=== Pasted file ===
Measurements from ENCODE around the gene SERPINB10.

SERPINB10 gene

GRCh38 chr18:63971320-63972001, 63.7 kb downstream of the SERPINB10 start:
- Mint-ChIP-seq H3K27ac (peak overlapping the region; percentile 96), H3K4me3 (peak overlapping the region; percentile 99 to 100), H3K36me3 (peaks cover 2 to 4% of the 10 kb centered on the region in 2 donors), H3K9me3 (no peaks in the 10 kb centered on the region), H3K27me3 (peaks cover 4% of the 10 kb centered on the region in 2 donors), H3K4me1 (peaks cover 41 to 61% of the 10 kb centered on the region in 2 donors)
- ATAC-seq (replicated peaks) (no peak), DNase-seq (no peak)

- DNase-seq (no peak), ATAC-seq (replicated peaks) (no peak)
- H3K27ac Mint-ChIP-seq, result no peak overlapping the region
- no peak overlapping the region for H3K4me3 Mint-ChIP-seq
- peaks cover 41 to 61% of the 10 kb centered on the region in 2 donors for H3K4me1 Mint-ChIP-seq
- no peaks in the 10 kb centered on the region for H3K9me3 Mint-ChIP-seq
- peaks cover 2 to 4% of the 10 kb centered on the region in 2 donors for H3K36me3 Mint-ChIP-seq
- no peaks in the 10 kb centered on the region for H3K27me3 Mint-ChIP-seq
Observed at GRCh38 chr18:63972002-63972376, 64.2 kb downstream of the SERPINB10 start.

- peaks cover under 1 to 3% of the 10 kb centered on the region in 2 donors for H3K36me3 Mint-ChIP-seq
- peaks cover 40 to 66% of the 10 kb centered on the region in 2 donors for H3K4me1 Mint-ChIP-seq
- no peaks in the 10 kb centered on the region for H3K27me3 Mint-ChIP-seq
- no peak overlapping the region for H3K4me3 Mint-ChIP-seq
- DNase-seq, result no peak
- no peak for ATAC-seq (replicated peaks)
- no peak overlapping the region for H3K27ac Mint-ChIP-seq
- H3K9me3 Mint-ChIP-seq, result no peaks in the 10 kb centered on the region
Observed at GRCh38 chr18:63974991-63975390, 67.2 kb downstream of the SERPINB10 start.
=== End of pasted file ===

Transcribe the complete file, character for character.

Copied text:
Measurements from ENCODE around the gene SERPINB10.

SERPINB10 gene

GRCh38 chr18:63971320-63972001, 63.7 kb downstream of the SERPINB10 start:
- Mint-ChIP-seq H3K27ac (peak overlapping the region; percentile 96), H3K4me3 (peak overlapping the region; percentile 99 to 100), H3K36me3 (peaks cover 2 to 4% of the 10 kb centered on the region in 2 donors), H3K9me3 (no peaks in the 10 kb centered on the region), H3K27me3 (peaks cover 4% of the 10 kb centered on the region in 2 donors), H3K4me1 (peaks cover 41 to 61% of the 10 kb centered on the region in 2 donors)
- ATAC-seq (replicated peaks) (no peak), DNase-seq (no peak)

- DNase-seq (no peak), ATAC-seq (replicated peaks) (no peak)
- H3K27ac Mint-ChIP-seq, result no peak overlapping the region
- no peak overlapping the region for H3K4me3 Mint-ChIP-seq
- peaks cover 41 to 61% of the 10 kb centered on the region in 2 donors for H3K4me1 Mint-ChIP-seq
- no peaks in the 10 kb centered on the region for H3K9me3 Mint-ChIP-seq
- peaks cover 2 to 4% of the 10 kb centered on the region in 2 donors for H3K36me3 Mint-ChIP-seq
- no peaks in the 10 kb centered on the region for H3K27me3 Mint-ChIP-seq
Observed at GRCh38 chr18:63972002-63972376, 64.2 kb downstream of the SERPINB10 start.

- peaks cover under 1 to 3% of the 10 kb centered on the region in 2 donors for H3K36me3 Mint-ChIP-seq
- peaks cover 40 to 66% of the 10 kb centered on the region in 2 donors for H3K4me1 Mint-ChIP-seq
- no peaks in the 10 kb centered on the region for H3K27me3 Mint-ChIP-seq
- no peak overlapping the region for H3K4me3 Mint-ChIP-seq
- DNase-seq, result no peak
- no peak for ATAC-seq (replicated peaks)
- no peak overlapping the region for H3K27ac Mint-ChIP-seq
- H3K9me3 Mint-ChIP-seq, result no peaks in the 10 kb centered on the region
Observed at GRCh38 chr18:63974991-63975390, 67.2 kb downstream of the SERPINB10 start.